This means that the annual changes “” in variable “” are analyzed rather than raw data. The process whereby systematic variation within a time series is eliminated before the examination of potential causal relationships is referred to as “prewhitening.” This is subsequently followed by an inspection of the cross-correlation function in order to estimate the association between the two prewhitened time series. It was Box and Jenkins  who first proposed this particular method for undertaking a time series analysis, and it is commonly referred to as ARIMA (autoregressive integrated moving average) modeling. We used this model specification to estimate the relationship between the time series IHD mortality and alcohol consumption rates in this paper. In line with previous aggregate studies [24, 26], we estimated semi-logarithmic models with logged output. The following model was estimated: where means that the series is differenced, is IHD mortality rates indicates the possible trend in IHD mortality due to other factors than those included in the model, is the alcohol consumption, is the estimated regression parameter, and is the noise term. The percentage increase in IHD mortality rate associated with a 1-litre increase in alcohol consumption is given by the expression .
In addition to the estimated effect parameter, the alcohol effect will also be expressed in terms of alcohol-attributable fraction (AAF), which is interpreted as the proportion of IHD deaths that are attributable to alcohol. AAF can be calculated from the estimates obtained in ARIMA models according to the following formula: , where is alcohol consumption for the whole study period and is the estimated effect parameter .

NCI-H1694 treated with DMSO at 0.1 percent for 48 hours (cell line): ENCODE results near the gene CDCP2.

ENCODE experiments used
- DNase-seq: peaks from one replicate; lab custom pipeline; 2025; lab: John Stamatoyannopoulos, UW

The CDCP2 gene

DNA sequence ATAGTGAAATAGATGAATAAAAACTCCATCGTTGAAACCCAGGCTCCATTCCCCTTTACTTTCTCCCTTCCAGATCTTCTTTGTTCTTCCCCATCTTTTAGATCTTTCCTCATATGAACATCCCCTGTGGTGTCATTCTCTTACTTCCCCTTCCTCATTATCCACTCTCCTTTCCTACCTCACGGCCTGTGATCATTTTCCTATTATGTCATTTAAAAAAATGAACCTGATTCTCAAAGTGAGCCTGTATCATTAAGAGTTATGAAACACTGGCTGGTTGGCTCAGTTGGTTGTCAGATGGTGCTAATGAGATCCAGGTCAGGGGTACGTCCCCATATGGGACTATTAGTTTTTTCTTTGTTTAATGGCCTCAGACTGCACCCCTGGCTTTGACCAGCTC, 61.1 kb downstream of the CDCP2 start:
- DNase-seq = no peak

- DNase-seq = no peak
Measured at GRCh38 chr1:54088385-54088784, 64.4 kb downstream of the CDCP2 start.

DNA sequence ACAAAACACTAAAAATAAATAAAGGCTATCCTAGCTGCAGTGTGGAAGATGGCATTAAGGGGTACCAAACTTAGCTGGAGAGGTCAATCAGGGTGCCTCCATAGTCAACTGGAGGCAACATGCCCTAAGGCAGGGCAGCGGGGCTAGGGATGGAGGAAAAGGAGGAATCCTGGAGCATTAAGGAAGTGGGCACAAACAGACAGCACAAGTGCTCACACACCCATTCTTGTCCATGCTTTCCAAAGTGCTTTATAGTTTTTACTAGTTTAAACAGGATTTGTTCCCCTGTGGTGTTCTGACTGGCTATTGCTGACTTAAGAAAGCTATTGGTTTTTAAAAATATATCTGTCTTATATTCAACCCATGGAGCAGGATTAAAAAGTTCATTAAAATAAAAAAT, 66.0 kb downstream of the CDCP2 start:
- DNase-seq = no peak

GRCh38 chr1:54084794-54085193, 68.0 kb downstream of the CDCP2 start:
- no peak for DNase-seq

The specification of the bivariate ARIMA model and outcome of the analyses are presented in Table 1. According to the results, alcohol consumption is a statistically significant factor associated with both male and female IHD mortality rates, implying that a 1-litre increase in per capita consumption is associated with an increase in male mortality of 3.9% and female mortality of 2.7%. The estimated effect of alcohol consumption on the age-specific IHD mortality rates for men ranged from 2.0% (75+ age group) to 7.2% (15–19 age group) and for women from 1.6% (75+ age group) to 8.9% (30–44 age group).
A feasible way of estimation of the impact of the alcohol factor on IHD mortality is to compute the alcohol-attributable fraction on the basis of aggregate findings. Table 1 shows the relative proportion of alcohol-attributable deaths to all deaths by gender and age. The results of the analysis suggest that 41.1% of all male deaths and 30.7% female deaths from IHD in Russia could be attributed to alcohol. The estimated AAF for men ranged from 24.0% (75+ age group) to 62.0% (15–29 age group) and for women from 20.0% (75+ age group) to 64.0% (30–44 age group).
According to the results there was a positive and statistically significant effect of per capita alcohol consumption on IHD mortality in Russia. These findings provide support for the binge drinking hypothesis and suggested that episodic heavy drinking of spirits is an important determinant of IHD mortality crisis in Russia.